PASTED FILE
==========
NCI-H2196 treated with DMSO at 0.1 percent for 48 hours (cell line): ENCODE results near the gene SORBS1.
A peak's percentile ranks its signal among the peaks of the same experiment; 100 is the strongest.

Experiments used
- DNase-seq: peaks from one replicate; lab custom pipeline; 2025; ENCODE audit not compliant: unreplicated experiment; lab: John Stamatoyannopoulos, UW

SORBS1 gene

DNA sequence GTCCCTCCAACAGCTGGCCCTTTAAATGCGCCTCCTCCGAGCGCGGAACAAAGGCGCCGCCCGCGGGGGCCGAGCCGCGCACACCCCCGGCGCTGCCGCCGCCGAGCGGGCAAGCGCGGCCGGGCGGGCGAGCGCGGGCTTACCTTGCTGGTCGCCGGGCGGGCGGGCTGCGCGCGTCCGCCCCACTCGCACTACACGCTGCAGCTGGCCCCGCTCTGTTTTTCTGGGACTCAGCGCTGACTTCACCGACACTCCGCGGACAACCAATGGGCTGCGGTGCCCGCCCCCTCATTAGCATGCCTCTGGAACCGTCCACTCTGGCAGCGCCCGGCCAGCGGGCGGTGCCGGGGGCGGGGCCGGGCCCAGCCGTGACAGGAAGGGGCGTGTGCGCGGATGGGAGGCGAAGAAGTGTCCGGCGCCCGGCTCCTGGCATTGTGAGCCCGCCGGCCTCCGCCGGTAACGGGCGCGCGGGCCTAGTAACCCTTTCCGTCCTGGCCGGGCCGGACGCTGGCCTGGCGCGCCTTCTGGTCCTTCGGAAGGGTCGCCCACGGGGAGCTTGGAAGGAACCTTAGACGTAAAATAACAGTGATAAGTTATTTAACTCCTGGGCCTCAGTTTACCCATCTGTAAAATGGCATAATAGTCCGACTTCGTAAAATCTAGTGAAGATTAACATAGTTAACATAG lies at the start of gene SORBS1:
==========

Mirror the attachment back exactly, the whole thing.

NCI-H2196 treated with DMSO at 0.1 percent for 48 hours (cell line): ENCODE results near the gene SORBS1.
A peak's percentile ranks its signal among the peaks of the same experiment; 100 is the strongest.

Experiments used
- DNase-seq: peaks from one replicate; lab custom pipeline; 2025; ENCODE audit not compliant: unreplicated experiment; lab: John Stamatoyannopoulos, UW

SORBS1 gene

DNA sequence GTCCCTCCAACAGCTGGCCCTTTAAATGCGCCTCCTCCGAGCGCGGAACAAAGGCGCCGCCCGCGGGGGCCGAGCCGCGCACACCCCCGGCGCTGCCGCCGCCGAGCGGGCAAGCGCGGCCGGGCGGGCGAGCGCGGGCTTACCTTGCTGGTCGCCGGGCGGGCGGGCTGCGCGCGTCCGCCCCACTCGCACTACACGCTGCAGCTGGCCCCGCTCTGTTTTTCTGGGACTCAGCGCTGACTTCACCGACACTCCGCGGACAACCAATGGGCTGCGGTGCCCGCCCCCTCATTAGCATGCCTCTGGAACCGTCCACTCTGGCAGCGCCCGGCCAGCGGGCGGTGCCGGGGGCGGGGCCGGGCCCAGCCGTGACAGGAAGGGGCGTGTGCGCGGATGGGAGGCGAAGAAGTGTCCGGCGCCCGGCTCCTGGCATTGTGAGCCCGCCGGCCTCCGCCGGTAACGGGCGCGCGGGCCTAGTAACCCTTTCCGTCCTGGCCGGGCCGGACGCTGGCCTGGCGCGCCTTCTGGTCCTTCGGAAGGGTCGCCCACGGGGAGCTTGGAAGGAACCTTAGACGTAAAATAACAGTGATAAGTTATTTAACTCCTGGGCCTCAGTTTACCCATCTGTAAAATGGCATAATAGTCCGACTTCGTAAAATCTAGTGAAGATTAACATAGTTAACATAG lies at the start of gene SORBS1: